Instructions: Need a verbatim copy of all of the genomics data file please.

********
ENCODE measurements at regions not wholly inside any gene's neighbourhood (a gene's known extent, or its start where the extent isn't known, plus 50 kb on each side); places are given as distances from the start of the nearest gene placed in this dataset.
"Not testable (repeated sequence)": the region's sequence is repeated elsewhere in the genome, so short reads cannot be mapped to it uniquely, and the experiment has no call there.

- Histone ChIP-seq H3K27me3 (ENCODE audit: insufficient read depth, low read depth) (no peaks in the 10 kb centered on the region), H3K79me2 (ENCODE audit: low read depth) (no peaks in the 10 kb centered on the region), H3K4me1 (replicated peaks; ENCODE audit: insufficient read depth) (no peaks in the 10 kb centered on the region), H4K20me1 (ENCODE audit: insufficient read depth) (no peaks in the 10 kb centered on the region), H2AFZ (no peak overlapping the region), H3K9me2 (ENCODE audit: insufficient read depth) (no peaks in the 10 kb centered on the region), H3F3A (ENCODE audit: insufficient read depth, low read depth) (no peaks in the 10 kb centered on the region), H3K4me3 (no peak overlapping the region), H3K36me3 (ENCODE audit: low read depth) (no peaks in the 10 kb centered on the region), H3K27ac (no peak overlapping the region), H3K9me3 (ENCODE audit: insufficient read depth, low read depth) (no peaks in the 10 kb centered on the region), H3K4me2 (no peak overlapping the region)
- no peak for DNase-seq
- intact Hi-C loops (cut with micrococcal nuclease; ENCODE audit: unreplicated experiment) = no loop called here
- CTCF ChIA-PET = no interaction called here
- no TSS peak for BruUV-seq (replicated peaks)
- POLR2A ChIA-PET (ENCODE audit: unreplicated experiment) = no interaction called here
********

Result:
ENCODE measurements at regions not wholly inside any gene's neighbourhood (a gene's known extent, or its start where the extent isn't known, plus 50 kb on each side); places are given as distances from the start of the nearest gene placed in this dataset.
"Not testable (repeated sequence)": the region's sequence is repeated elsewhere in the genome, so short reads cannot be mapped to it uniquely, and the experiment has no call there.

- Histone ChIP-seq H3K27me3 (ENCODE audit: insufficient read depth, low read depth) (no peaks in the 10 kb centered on the region), H3K79me2 (ENCODE audit: low read depth) (no peaks in the 10 kb centered on the region), H3K4me1 (replicated peaks; ENCODE audit: insufficient read depth) (no peaks in the 10 kb centered on the region), H4K20me1 (ENCODE audit: insufficient read depth) (no peaks in the 10 kb centered on the region), H2AFZ (no peak overlapping the region), H3K9me2 (ENCODE audit: insufficient read depth) (no peaks in the 10 kb centered on the region), H3F3A (ENCODE audit: insufficient read depth, low read depth) (no peaks in the 10 kb centered on the region), H3K4me3 (no peak overlapping the region), H3K36me3 (ENCODE audit: low read depth) (no peaks in the 10 kb centered on the region), H3K27ac (no peak overlapping the region), H3K9me3 (ENCODE audit: insufficient read depth, low read depth) (no peaks in the 10 kb centered on the region), H3K4me2 (no peak overlapping the region)
- no peak for DNase-seq
- intact Hi-C loops (cut with micrococcal nuclease; ENCODE audit: unreplicated experiment) = no loop called here
- CTCF ChIA-PET = no interaction called here
- no TSS peak for BruUV-seq (replicated peaks)
- POLR2A ChIA-PET (ENCODE audit: unreplicated experiment) = no interaction called here